Brain metastasis is a common complication of advanced malignancies, especially, lung cancer, breast cancer, renal cell carcinoma, and melanoma. Traditionally surgery, when indicated, and radiation therapy, either as whole-brain radiation therapy or stereotactic radiosurgery, constituted the major treatment options for brain metastases. Until recently, most of the systemic chemotherapy agents had limited activity for brain metastases. However, with the advent of small molecule tyrosine kinase inhibitors and immunotherapy agents, there has been renewed interest in using these agents in the management of brain metastases.
Immune checkpoint inhibitors have revolutionized the treatment of metastatic melanoma, lung cancer, kidney cancer, and bladder cancer among others. They modulate the immune system to recognize tumor antigens as "non-self" antigens and mount an immune response against them. Initial studies of using immune checkpoint inhibitors in brain metastases have shown promising activity, and several clinical trials are currently underway. Studies are also assessing the combination of radiation therapy and immunotherapy in brain metastases. The results of these ongoing clinical trials have the potential to change the therapeutic paradigm in patients with brain metastases.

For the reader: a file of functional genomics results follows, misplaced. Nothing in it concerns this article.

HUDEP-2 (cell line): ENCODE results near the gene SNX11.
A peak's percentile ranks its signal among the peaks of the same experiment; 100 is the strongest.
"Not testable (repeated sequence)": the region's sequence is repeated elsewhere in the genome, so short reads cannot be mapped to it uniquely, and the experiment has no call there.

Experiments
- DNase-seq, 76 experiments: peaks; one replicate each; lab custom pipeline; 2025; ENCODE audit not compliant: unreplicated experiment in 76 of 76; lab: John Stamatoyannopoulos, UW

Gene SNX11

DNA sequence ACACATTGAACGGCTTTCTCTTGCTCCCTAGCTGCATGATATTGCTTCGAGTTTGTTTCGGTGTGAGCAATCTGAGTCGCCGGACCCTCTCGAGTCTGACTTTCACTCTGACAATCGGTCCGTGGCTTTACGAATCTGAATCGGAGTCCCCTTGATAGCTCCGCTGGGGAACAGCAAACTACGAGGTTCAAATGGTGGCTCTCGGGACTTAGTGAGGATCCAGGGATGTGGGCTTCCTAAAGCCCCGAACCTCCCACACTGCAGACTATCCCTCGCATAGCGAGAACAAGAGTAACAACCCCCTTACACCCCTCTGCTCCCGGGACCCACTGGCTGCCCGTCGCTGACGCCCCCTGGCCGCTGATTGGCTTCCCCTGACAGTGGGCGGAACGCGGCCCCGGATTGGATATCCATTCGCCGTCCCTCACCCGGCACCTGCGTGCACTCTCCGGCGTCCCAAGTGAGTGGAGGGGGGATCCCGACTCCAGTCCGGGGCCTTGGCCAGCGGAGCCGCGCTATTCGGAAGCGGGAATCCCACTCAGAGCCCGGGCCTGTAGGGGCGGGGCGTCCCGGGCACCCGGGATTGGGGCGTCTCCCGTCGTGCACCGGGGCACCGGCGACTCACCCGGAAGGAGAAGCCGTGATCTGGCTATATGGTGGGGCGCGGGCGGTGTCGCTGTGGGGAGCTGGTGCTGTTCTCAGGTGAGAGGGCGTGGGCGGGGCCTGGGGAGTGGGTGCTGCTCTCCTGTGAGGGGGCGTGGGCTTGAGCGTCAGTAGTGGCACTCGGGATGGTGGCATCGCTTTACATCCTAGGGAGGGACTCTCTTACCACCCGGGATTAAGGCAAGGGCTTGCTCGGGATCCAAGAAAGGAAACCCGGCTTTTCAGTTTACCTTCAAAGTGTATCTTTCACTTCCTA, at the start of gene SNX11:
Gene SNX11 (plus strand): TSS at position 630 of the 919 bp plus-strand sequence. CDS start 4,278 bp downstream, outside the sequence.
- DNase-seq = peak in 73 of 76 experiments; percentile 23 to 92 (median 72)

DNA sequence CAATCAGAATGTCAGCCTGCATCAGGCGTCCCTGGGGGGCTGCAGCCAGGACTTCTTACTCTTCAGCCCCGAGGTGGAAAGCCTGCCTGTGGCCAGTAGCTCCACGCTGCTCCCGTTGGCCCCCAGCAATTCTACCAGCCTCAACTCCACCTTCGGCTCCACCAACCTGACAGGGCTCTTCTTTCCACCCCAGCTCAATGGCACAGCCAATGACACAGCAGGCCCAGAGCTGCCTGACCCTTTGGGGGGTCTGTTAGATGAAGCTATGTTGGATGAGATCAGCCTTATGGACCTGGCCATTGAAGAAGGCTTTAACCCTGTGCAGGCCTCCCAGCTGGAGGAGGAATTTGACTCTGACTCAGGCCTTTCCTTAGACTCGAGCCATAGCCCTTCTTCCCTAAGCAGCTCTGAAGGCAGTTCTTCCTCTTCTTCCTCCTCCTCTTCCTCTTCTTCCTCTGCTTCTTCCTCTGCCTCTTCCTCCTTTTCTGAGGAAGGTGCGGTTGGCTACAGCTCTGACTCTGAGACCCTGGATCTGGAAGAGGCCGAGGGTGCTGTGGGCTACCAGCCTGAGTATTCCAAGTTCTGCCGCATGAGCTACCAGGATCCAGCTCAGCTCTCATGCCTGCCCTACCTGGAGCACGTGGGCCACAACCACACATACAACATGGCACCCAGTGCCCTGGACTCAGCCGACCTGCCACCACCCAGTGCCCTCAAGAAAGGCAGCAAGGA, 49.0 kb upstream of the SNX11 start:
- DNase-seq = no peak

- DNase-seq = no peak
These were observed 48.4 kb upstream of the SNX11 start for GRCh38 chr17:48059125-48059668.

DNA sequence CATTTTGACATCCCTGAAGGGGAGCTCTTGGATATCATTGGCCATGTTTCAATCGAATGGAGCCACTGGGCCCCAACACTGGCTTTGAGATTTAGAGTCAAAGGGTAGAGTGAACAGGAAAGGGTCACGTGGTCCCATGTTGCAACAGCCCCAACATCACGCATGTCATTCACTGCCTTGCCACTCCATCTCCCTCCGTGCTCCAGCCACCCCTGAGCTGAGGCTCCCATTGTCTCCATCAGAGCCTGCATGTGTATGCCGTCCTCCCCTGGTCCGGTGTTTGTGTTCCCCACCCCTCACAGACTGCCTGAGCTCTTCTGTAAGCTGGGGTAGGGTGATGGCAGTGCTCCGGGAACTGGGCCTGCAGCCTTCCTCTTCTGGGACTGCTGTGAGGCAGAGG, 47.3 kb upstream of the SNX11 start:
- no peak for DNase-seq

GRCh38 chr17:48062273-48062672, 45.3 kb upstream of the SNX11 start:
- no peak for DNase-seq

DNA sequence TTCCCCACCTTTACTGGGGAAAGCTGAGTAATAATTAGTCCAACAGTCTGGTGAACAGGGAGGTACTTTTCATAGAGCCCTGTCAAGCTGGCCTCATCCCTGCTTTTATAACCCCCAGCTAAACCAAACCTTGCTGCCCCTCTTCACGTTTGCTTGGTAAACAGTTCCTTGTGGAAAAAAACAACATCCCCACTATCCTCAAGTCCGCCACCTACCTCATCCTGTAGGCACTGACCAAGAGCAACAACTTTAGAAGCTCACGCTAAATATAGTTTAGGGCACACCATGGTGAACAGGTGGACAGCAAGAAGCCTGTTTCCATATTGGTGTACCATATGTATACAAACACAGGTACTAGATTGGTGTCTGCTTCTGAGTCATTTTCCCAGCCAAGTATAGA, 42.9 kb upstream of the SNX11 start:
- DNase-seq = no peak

Current neurology and neuroscience reports. 2018 Aug 18*** epublish ***
Adam Lauko, Bicky Thapa, Vyshak Alva Venur, Manmeet S Ahluwalia
Burkhardt Brain Tumor and Neuro-Oncology Center, Neurological Institute, Cleveland Clinic, 9500 Euclid Ave, S73, Cleveland, OH, 44195, USA., Fairview Hospital-Cleveland Clinic, Cleveland, OH, USA., University of Iowa Hospitals and Clinics, Iowa City, IA, USA., Burkhardt Brain Tumor and Neuro-Oncology Center, Neurological Institute, Cleveland Clinic, 9500 Euclid Ave, S73, Cleveland, OH, 44195, USA. .